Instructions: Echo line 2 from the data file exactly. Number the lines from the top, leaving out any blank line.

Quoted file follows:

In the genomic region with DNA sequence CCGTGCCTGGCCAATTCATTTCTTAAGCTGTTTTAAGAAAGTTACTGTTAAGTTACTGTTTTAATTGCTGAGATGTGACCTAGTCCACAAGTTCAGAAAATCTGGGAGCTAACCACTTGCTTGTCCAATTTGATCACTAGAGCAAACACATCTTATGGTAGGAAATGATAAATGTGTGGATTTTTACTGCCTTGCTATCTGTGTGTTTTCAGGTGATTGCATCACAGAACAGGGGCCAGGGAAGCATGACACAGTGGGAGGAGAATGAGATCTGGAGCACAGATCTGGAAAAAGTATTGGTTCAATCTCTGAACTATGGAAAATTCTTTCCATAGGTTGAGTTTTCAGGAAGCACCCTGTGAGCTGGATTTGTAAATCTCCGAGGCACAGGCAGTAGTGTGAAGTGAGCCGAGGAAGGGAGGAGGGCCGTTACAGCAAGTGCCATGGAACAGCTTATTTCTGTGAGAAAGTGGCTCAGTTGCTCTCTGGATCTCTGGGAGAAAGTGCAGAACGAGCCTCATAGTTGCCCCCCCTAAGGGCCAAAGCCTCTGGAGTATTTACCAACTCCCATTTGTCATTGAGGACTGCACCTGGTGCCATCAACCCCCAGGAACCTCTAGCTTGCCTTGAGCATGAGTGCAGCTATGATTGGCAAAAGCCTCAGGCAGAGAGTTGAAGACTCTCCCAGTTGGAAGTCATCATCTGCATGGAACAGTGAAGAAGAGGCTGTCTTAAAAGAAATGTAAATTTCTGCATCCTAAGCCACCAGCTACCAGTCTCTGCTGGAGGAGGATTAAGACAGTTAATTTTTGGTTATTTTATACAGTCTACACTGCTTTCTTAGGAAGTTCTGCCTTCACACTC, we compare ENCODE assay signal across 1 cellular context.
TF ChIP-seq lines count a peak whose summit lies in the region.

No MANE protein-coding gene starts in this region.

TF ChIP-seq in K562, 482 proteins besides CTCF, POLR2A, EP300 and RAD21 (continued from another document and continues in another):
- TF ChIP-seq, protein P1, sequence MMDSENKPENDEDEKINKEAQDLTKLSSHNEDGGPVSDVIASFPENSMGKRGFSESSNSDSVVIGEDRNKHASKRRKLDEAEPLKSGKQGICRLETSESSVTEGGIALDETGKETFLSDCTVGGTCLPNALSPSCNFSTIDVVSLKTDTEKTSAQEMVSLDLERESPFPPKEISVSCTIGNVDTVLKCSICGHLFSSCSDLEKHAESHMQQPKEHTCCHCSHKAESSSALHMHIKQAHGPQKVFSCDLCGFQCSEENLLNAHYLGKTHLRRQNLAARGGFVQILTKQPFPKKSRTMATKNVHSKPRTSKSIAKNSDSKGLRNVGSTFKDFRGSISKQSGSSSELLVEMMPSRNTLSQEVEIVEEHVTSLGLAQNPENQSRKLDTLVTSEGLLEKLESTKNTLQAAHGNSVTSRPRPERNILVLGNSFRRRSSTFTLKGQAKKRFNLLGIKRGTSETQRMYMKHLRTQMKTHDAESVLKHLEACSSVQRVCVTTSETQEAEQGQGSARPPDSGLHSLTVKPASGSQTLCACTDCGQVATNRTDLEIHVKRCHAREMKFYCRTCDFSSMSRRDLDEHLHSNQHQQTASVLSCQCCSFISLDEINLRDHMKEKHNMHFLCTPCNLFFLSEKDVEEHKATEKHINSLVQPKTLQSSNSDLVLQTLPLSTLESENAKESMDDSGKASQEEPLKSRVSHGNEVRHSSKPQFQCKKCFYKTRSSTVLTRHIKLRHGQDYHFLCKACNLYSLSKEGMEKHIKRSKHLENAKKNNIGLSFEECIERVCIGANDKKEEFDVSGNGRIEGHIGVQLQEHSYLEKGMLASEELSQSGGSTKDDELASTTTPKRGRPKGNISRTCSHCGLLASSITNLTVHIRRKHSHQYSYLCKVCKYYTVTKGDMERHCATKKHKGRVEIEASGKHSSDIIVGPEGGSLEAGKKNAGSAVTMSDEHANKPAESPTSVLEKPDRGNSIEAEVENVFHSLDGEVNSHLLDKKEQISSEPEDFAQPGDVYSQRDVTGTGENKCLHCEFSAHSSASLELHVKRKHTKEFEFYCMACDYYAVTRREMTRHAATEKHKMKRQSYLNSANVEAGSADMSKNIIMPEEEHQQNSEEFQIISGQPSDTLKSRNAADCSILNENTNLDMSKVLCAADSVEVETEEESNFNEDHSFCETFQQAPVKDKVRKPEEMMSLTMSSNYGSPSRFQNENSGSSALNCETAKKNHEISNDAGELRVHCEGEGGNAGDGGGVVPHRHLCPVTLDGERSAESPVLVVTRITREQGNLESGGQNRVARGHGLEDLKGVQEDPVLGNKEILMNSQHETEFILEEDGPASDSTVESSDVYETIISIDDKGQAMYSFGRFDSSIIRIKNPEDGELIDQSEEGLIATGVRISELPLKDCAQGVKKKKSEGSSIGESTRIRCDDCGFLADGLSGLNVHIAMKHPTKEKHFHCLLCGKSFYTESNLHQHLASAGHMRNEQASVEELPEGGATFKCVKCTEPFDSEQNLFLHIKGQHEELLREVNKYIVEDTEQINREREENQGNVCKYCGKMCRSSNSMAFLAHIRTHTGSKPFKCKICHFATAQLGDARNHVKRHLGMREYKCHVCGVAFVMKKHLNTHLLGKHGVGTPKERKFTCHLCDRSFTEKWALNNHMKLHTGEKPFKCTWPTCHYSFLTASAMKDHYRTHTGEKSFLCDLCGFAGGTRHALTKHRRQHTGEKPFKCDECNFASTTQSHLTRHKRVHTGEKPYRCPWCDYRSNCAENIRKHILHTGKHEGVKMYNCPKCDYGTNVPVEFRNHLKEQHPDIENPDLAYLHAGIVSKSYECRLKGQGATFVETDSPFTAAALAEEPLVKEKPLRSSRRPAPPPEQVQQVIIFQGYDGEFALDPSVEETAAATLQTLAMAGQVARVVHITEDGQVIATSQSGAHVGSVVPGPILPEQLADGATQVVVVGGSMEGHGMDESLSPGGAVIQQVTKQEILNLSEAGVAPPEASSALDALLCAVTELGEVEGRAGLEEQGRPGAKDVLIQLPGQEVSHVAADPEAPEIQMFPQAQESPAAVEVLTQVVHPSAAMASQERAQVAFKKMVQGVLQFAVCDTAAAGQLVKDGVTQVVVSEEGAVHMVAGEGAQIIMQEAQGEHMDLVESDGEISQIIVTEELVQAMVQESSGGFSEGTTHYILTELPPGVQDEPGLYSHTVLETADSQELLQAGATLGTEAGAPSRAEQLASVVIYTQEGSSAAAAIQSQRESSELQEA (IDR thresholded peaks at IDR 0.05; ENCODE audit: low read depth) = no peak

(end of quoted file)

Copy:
TF ChIP-seq lines count a peak whose summit lies in the region.